The value of watching old surf films

Surfing has witnessed an incredible evolution over the years. However, taking a look back and watching classic surf films offers a unique perspective that can't be found in modern flicks. These films offer a window into the roots of the sport and the essentials of power surfing, which are sometimes lost amidst today's flashy, aerial maneuvers. This isn’t some unique learning technique that I discovered either. Listen to any pro surfer talk about what they do to get stoked for surfing and they’ll tell you about how they’ll watch the old surf films they grew up watching endlessly in the days before social media.

Tom Current on his first ever wave at J-Bay
1. The Emphasis on Power Surfing Fundamentals
In contrast to the prevalent hyper-gymnastic aerial-focused surfing we see today, older films center around the raw power and elegance of traditional wave riding. The core essence of surfing – harnessing the energy of the wave and translating it into fluid motion – is more palpable in these older films. This clip of Kelly Slater shredding in tiny junky waves is something I’ll often watch before I go before a surf in small waves:
2. Relatable and Realistic Surfing

The long, drawn-out maneuvers seen in vintage surf movies offer a more realistic portrayal of surfing for the average surfer. Watching legends like Tom Curren seamlessly glide across J Bay’s waves, maintaining a relaxed and poised form, serves as an inspiration. His low stance, relaxed arms, and undeniable style aren't just aesthetics; they're fundamental techniques. Observing these attributes provides not just a lesson in elegance but also showcases a (somewhat more) attainable goal for many surfers. If you haven’t seen this clip of Tom Curren surf his first wave at J Bay it is a must watch:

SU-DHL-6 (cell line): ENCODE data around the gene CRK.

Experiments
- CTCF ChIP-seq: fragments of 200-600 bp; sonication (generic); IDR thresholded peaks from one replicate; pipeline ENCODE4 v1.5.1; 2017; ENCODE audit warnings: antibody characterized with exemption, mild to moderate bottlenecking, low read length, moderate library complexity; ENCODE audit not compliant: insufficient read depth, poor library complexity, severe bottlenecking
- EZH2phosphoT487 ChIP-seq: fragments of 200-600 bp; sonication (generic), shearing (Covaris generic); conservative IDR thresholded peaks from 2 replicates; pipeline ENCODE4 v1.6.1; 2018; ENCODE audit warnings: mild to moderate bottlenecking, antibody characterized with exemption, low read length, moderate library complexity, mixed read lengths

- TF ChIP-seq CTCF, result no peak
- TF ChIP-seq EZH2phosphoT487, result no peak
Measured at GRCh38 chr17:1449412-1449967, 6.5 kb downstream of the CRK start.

3. Limitations: A Relatable Challenge

The surfboards from past eras were significantly different from today's finely tuned Ferrari’s. With more length and volume, the boards required a different approach. Their limitations in terms of maneuverability and speed made surfers rely heavily on their skills and wave knowledge. This held the surfers back in terms of what they could do, but also those kinks made their surfing more relatable. You can see sometimes how they’ll have several stages through their turn, and this can be helpful for anyone trying to break that turn down into pieces. For anyone currently riding a board with more volume, this older style of surfing can feel especially relevant and achievable. 


In an age of rapid progression and innovation in the surfing world, it’s essential not to forget the foundations that built the sport. Watching old surf films isn't just a nostalgic journey; it's a lesson in the fundamental techniques of good surfing. Whether it's to understand the history, refine techniques, or find inspiration, there's tremendous value in revisiting the classics.

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